In Moscow all eyes are on Belarus. Russia and Belarus are intimately connected, so political actors in Russia feel an immediate connection with developments there.
In formal terms the two countries form a “union state” and an economic and defence community. Belarus is Moscow’s closest ally and a linchpin for Russian neighbourhood policy. For two decades Russia has funded and subsidised Belarus’s state and economy. This has become a high price for a complicated relationship, as President Alexander Lukashenka consistently – and successfully – spurns Russian attempts to deepen integration. Heading a joint state in Moscow had been raised as an option for keeping Vladimir Putin in power after 2024. Lukashenka was less than enthusiastic and turned, as always in moments of tension with Moscow, to the European Union. That variant is off the table, now that the amended Russian constitution permits Putin two more terms in the Kremlin.
Despite growing political differences, Moscow continues to support Lukashenka through his latest domestic political travails. Official figures put his share of the presidential vote at 80 percent. The candidate of the united opposition, Sviatlana Tsikhanouskaya, had just 10 percent according to the Central Election Commission. Opposition exit polls paint a very different picture, with some showing the proportions exactly inverted. Since the announcement of the results the country has seen ongoing mass demonstrations, to which the security forces have responded with brutality. Nevertheless, President Putin congratulated Lukashenka on his “victory” as expected on Monday morning.
The Russian political discourse pays very close attention to developments in Belarus, reflecting a persistent post-imperial lack of distance to its sovereign neighbours. Looking at the Russian discussion one might forget that there actually is a border between Russia and Belarus, much as was the case following the Ukrainian presidential election in 2019. Another reason for this closeness lies in the similarity of the political systems. Both are ageing autocracies that are out of touch with the society they rule and suffer rapidly evaporating legitimacy. The economic crisis triggered by the COVID-19 pandemic is tangibly accelerating these processes in both states.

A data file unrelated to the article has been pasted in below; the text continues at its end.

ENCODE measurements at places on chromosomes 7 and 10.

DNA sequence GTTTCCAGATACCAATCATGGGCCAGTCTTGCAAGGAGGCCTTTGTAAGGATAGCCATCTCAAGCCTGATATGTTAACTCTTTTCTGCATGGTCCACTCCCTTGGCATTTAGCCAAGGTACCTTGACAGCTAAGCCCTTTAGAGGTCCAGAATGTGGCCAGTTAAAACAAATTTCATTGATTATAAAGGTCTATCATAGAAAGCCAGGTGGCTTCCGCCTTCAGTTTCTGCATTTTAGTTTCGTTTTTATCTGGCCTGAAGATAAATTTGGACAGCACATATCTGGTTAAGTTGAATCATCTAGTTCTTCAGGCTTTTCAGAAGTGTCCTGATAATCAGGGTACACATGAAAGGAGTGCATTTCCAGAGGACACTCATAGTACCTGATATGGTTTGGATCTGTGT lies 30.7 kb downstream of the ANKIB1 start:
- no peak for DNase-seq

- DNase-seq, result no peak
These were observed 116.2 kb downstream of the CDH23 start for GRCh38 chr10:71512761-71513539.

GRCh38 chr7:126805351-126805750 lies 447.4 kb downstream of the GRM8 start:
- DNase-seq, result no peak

The Russian state media tend to play down the significance of the events and push a geopolitical interpretation in which the protesters are a minority controlled by hostile Western actors. They would not exist without Western support, it is asserted. The objective of Western policy is said to be reducing Russian influence in the region and ultimately “regime change” in Moscow. In other words, the issue is not liberty but geopolitical rivalry. In this understanding the trouble in Minsk is just the latest in a long series of Western plots against Russia – following the 2014 Euromaidan in Ukraine and the “colour revolutions” of the early 2000s. The needs of Belarusian society are completely ignored.
Russia’s independent media, on the other hand, seek to present a realistic picture, concentrating on developments within Belarus and Lukashenka’s loss of public legitimacy. Belarus is also treated as a template for Russia’s own political future. Comparisons are frequently drawn with the ongoing protests in Khabarovsk, with speculation whether Minsk 2020 might be Moscow 2024.
Foreign policy analysts in Moscow do not believe that Tsikhanouskaya can expect Western support: The European Union is divided, they note, weakened by COVID-19 and preoccupied with internal matters, while the United States is generally incapable of coherent foreign policy action. The regime will weather the storm, they believe, but emerge from it weakened. This in turn will increase Lukashenka’s dependency on Moscow. Regime-loyal and more critical foreign policy experts alike concur that Russia will ultimately profit from the situation in Minsk without itself having to intervene politically or militarily.
The coming days will tell whether that assumption is correct. The regime in Minsk may have lost touch with the realities of Belarusian society, but it has good prospects of survival as long as the state apparatus backs Lukashenka and Russia maintains its support. But if the unrest grows to paralyse the country a Russian intervention cannot be excluded. The costs would be enormous, in view of the pandemic and the economic crisis. And an intervention could also harm the Kremlin domestically, where it has its own legitimacy problems. On the other hand, it would not be the first time Moscow chose geopolitics and great power bravado over economic and political reason. And Russia’s rulers are still happy to ride roughshod over society, both at home and in Belarus.
The EU cannot overlook the massive election fraud and the brutality of the security forces against unarmed demonstrators. It should back the demand for new elections, offer mediation and impose additional sanctions if the regime refuses to alter its current stance. But in the process it should do everything it can to preserve contacts within Belarusian society. Clear communication with Moscow is vital, both to float possible solutions and to lay out the costs of intervention. No need to fear a quarrel: the EU has been in a conflict with Russia for a long time already.
This text was also published at fairobserver.com.